Who are you, and what do you do?
My name is Jane Friedhoff, and I'm a creative technologist at The New York Times's R&D Lab by day, and an independent game developer by night. I also co-founded the Code Liberation Foundation, which is a trans-inclusive organization that teaches women how to program games for free.
My background is in game design -- I started interning in the industry when I was about 17, and have been obsessed with weird and playful games ever since. My games include Scream ‘Em Up (a 2-player Space Invaders-style game that has the players run laterally to move their ships, and scream to shoot bullets), Hermit Crab In Space (a modular space shooter for the Playstation Vita), 2nd Amendment (a Unity3D text adventure) and, most recently, Slam City Oracles (a collaborative, riot grrrl, Katamari-meets-GTA arcade game).
At the R&D Lab, I research and make prototypes with new and emerging technologies to explore the impacts those technologies might have on the future of news and media, which means I get to spend a lot of my day learning new skills.
So I spend most of my time writing code in one language or another!
What hardware do you use?
I mostly write software, both at the office and at home, so my hardware setup isn't extensive. For game development, I just started using a 15" MacBook Pro -- the 2.5GHz one. I had been happily using an older MacBook Pro until it suddenly died, like, 48 hours before I launched Slam City Oracles. Gah! Luckily, all that code was on GitHub and I had a relatively recent backup on my backup drive, a WD My Passport for Mac. (This is your reminder -- yes, you! -- to back up your computer right now!) Although I was cranky about having to spend that much money, it's really nice to develop on.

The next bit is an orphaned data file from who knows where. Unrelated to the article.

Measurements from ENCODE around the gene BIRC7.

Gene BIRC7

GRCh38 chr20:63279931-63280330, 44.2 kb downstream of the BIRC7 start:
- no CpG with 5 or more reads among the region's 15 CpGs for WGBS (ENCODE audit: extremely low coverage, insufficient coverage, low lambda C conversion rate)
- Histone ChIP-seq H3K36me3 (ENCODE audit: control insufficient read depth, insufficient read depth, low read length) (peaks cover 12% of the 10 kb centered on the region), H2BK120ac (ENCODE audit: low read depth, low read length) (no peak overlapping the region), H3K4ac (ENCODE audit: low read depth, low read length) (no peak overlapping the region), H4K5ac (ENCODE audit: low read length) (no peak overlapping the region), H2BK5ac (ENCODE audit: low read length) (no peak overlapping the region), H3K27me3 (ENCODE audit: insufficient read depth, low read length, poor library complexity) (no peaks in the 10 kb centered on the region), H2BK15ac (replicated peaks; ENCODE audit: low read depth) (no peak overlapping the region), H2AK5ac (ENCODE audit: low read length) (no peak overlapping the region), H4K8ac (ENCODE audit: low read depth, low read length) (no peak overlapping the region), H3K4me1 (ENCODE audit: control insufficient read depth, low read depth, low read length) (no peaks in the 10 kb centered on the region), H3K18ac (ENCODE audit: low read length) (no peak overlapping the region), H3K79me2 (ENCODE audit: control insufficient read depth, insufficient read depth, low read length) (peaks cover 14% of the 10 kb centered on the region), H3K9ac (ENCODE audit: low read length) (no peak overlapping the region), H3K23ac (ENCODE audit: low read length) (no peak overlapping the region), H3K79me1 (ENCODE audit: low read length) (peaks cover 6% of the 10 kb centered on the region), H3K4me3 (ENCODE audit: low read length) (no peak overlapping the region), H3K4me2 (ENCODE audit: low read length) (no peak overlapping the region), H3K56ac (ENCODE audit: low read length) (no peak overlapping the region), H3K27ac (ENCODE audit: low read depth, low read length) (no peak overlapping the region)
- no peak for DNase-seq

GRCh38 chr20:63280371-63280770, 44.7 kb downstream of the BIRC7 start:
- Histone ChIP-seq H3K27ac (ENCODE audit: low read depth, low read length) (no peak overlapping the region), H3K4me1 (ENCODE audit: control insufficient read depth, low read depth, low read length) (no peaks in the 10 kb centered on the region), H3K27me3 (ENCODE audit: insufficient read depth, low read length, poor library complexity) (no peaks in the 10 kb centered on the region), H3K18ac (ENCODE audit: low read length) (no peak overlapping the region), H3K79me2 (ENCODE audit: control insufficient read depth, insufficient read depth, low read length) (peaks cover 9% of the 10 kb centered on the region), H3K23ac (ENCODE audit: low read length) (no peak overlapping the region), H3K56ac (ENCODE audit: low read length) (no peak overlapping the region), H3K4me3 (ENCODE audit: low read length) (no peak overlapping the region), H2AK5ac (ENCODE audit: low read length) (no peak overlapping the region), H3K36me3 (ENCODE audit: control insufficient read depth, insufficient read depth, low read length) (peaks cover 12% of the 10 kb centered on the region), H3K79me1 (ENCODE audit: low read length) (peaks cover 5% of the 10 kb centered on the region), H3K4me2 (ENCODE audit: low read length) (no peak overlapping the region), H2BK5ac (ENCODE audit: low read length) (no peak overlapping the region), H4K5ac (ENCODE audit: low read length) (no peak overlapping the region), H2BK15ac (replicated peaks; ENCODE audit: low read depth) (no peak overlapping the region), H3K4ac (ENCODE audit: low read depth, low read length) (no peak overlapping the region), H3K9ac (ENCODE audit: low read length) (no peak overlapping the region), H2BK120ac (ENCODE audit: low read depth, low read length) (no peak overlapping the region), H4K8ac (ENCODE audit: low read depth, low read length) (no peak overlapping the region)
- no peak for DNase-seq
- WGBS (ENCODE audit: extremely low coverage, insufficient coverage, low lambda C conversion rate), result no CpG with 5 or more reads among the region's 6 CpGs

I have a drawing tablet as well -- although I'm primarily a coder, it's really nice for when I need to make mockups or put in placeholder art. I use one of the huge Wacom Intuous 3's -- an old one, but it still works fine --which takes up a ton of desk space, but is so comfortable to draw with.
And what software?
When I make games, I primarily develop in Unity and release on itch.io. I used to work in Processing and openFrameworks (using Xcode), but Unity ports to so many different platforms that there's really no beating it. I've made my last couple games in Unity and the release process is so much better. Now, MonoDevelop I have different opinions of..
When I'm coding for work, I primarily use Sublime Text 3, although my coworkers keep trying to get me to use vim (gulp). Its Package Control is super useful -- I really appreciate being able to add stuff like formatters on the fly. My code is so much neater nowadays!
My absolute favorite tool is SizeUp, which allows you to use keyboard shortcuts to resize and position your windows. I've gotten so used to it that I can barely use computers that don't have it. It's super useful for quickly repositioning stuff on screen -- like, say, Sublime, StackOverflow, and Terminal -- without having to pause to use the mouse.
Since I do all the business and PR for my games, I often have to make visual stuff for the press to use. I use the Adobe Suite for art-y stuff, and to make gifs, I tend to use either ScreenFlow or QuickTime plus Photoshop. When I'm teaching or writing, I use Google products (gifs in slides, heck yeah), use Chrome for browsing, have the Google Calendar widget in my Gmail to make sure my life is in order, and listen to Spotify while I work (usually Boards of Canada or super loud metal, depending on how code is going).
What would be your dream setup?
The only thing I'm really hungry for is a huge, wall-mounted second monitor at home. I have one at work, and no matter how big of a screen my home computer has, it always feels so cramped compared to that.
Other than that, I have pretty much everything I need. Well, okay, my apartment doesn't allow dogs, so I would say my dream setup involves a dog too!